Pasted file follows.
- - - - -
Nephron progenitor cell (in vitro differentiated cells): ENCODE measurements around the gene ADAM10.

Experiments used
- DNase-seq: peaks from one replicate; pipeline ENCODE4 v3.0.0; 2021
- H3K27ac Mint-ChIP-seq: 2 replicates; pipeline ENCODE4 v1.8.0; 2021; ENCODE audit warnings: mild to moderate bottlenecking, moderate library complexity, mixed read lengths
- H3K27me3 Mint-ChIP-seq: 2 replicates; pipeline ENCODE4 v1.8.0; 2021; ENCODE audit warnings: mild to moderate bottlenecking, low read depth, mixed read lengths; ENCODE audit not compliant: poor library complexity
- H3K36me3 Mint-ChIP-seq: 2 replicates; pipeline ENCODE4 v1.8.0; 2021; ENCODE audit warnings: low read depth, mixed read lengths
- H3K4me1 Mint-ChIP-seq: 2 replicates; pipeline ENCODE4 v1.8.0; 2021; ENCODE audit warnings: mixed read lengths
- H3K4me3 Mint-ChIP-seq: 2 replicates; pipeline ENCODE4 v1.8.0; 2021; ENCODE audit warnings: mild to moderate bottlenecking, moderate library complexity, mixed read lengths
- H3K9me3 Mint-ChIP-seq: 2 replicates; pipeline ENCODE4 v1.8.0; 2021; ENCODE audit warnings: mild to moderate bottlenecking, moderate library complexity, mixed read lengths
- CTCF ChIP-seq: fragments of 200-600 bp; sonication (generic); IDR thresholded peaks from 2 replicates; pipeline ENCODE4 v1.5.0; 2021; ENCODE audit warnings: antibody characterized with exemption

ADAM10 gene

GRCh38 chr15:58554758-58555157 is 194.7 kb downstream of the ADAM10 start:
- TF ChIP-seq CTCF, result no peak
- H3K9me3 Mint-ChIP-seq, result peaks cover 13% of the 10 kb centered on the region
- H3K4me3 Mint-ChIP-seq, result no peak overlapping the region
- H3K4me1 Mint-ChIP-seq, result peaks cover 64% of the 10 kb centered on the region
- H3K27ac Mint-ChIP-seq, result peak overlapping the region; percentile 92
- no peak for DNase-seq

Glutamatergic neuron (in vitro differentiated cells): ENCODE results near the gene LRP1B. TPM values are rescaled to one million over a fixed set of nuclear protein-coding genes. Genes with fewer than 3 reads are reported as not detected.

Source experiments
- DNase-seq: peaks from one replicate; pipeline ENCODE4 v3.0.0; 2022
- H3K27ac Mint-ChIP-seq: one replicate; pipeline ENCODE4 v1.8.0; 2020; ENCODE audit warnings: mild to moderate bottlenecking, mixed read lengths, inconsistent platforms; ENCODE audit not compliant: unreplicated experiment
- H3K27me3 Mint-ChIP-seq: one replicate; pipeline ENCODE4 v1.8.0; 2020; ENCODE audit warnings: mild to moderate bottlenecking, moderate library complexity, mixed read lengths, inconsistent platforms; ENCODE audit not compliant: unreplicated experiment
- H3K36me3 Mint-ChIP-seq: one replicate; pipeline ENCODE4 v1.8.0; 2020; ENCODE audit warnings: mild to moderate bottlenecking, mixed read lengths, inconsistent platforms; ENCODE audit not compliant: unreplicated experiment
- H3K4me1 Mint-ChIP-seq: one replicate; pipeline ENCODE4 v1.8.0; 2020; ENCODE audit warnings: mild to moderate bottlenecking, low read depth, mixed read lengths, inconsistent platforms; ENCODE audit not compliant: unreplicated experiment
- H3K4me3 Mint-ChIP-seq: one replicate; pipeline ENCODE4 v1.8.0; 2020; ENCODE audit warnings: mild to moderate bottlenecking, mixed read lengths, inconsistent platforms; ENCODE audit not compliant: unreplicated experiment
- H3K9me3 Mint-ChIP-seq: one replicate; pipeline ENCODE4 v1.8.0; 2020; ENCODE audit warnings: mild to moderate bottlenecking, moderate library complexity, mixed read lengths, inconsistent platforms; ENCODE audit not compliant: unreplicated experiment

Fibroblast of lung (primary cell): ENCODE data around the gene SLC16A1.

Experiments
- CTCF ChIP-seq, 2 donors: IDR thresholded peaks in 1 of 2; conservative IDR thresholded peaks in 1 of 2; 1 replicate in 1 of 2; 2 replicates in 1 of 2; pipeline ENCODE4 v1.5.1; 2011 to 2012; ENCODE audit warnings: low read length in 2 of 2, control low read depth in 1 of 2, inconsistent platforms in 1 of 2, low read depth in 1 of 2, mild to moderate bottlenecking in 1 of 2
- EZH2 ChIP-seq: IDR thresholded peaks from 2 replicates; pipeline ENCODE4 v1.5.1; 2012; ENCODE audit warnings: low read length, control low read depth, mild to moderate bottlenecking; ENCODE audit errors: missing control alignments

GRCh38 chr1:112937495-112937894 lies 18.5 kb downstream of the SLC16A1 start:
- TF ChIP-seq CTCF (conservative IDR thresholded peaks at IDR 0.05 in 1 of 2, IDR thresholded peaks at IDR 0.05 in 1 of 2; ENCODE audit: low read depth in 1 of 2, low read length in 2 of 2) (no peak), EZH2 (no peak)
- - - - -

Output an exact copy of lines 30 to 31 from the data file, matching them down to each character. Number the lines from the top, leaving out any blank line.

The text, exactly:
- CTCF ChIP-seq, 2 donors: IDR thresholded peaks in 1 of 2; conservative IDR thresholded peaks in 1 of 2; 1 replicate in 1 of 2; 2 replicates in 1 of 2; pipeline ENCODE4 v1.5.1; 2011 to 2012; ENCODE audit warnings: low read length in 2 of 2, control low read depth in 1 of 2, inconsistent platforms in 1 of 2, low read depth in 1 of 2, mild to moderate bottlenecking in 1 of 2
- EZH2 ChIP-seq: IDR thresholded peaks from 2 replicates; pipeline ENCODE4 v1.5.1; 2012; ENCODE audit warnings: low read length, control low read depth, mild to moderate bottlenecking; ENCODE audit errors: missing control alignments